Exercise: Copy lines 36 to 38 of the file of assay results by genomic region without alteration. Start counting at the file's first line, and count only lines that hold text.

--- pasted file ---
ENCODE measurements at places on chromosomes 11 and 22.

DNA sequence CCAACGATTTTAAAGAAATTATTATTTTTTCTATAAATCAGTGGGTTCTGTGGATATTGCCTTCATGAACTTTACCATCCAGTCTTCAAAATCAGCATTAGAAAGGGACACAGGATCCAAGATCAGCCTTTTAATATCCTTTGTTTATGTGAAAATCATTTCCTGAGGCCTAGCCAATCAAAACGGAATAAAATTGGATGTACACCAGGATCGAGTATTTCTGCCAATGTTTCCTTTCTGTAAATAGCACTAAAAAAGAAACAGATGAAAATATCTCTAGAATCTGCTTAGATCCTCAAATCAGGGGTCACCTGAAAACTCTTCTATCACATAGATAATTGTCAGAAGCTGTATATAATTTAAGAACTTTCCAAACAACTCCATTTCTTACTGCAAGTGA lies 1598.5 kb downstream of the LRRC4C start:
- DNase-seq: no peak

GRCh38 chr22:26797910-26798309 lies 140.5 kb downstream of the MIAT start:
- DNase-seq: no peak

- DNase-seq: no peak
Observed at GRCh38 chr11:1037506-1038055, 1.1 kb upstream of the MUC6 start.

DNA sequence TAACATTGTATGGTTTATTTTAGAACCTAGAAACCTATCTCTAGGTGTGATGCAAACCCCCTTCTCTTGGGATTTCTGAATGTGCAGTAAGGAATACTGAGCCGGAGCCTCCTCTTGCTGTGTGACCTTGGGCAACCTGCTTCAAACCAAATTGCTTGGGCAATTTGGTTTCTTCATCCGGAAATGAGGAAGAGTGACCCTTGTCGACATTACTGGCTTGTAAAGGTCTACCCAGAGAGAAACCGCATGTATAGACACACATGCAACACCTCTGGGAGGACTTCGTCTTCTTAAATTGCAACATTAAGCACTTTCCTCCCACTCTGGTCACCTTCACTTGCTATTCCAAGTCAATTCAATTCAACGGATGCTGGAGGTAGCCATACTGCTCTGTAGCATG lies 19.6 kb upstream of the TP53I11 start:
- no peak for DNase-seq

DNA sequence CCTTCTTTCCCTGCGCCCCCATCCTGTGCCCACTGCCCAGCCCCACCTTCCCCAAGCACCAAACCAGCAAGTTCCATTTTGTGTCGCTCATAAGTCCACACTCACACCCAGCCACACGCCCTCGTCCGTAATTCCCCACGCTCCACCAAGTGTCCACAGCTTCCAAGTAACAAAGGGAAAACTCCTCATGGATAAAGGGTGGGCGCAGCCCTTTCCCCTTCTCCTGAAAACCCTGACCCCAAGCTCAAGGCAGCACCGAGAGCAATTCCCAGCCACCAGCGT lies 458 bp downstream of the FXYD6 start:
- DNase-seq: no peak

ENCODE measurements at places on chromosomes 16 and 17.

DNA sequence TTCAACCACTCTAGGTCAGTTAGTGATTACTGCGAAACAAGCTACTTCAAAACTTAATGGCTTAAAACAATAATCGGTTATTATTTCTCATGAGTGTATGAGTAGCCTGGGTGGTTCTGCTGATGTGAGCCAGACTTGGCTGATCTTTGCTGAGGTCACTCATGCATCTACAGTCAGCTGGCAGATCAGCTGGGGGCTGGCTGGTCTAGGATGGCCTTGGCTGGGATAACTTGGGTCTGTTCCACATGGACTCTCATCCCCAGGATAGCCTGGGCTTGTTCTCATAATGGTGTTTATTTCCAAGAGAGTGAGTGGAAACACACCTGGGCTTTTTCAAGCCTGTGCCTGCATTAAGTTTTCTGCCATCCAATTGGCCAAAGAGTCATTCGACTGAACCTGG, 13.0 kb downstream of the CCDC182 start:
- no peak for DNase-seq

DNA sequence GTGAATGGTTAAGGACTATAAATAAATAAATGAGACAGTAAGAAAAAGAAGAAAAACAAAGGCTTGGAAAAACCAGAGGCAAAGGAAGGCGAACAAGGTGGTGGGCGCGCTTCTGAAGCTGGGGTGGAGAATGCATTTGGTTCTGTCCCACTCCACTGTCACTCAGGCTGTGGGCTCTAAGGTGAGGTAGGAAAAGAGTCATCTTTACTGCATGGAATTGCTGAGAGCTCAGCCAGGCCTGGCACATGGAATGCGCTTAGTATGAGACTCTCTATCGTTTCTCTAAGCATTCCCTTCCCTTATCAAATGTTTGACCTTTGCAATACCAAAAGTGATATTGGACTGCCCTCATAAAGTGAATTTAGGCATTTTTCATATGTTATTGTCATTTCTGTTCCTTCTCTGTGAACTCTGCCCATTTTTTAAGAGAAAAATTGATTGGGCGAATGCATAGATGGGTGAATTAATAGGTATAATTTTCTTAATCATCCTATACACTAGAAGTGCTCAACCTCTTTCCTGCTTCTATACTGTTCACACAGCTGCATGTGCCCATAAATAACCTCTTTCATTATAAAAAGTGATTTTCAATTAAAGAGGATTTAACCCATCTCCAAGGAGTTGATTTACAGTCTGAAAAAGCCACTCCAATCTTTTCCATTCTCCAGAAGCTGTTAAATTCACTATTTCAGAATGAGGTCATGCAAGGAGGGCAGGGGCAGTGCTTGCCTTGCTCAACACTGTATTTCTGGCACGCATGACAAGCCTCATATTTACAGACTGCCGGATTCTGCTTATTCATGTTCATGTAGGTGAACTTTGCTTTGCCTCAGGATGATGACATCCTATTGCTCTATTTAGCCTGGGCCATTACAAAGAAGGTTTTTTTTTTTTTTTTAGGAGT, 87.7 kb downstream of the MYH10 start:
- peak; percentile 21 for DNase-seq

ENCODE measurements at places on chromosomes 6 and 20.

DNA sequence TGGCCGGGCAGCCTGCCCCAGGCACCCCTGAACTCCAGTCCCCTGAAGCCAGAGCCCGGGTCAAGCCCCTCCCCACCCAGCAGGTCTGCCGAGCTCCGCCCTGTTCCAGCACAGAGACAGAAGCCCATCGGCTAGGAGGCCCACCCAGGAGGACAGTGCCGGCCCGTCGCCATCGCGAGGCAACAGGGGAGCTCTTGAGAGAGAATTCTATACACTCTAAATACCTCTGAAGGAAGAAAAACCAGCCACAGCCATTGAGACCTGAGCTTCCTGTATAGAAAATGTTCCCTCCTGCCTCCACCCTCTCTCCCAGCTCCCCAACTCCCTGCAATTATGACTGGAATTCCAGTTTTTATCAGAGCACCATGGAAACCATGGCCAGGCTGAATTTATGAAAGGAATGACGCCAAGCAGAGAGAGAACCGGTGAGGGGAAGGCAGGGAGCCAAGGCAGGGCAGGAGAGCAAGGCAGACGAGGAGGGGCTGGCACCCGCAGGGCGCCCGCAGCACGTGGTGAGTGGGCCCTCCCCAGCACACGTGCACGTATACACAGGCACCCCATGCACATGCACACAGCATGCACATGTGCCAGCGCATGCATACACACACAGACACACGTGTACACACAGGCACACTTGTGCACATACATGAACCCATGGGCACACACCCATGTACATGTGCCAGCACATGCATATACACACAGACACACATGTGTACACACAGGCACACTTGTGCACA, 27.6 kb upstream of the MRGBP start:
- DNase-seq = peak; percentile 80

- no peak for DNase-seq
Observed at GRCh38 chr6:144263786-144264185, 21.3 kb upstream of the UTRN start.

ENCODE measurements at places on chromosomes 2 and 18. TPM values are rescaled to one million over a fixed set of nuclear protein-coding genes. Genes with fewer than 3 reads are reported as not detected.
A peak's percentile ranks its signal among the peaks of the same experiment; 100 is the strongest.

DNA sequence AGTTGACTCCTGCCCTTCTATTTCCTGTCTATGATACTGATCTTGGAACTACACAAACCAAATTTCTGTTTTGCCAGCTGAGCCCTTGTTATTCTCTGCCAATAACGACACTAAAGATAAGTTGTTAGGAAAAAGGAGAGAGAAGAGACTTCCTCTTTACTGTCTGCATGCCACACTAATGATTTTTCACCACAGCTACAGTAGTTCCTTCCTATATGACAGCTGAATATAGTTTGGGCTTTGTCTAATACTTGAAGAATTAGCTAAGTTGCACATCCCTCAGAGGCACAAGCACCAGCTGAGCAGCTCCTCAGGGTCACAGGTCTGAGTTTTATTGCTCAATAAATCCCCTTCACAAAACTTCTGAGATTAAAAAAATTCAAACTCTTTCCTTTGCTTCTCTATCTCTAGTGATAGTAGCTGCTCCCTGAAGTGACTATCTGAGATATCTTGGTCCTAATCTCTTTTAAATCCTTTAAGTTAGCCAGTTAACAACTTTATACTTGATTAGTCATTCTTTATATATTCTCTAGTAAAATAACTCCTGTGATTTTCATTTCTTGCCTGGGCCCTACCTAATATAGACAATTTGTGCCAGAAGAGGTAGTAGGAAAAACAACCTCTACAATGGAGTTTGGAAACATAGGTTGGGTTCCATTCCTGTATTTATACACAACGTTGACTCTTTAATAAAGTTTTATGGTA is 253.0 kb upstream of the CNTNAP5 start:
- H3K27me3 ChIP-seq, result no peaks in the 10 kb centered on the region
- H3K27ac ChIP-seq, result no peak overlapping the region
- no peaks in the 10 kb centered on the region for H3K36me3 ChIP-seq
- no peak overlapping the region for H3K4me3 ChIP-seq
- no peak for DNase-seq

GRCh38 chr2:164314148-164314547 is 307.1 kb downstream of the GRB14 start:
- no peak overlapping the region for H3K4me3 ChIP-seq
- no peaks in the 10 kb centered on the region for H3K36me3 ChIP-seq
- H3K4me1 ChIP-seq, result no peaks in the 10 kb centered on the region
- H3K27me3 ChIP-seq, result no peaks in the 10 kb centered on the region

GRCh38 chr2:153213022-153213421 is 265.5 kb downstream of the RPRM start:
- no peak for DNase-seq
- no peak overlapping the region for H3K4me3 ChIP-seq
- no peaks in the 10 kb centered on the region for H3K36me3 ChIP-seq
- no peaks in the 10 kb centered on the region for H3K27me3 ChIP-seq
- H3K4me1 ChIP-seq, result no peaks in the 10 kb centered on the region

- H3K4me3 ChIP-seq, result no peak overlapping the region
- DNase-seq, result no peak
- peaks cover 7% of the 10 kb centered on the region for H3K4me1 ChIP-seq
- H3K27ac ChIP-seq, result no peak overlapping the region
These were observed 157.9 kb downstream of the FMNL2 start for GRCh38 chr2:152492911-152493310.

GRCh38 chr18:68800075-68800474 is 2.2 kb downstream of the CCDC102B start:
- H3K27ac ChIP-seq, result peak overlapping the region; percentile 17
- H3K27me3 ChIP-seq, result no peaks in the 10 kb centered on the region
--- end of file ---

- no peak for DNase-seq
- no peak overlapping the region for H3K4me3 ChIP-seq
- no peaks in the 10 kb centered on the region for H3K36me3 ChIP-seq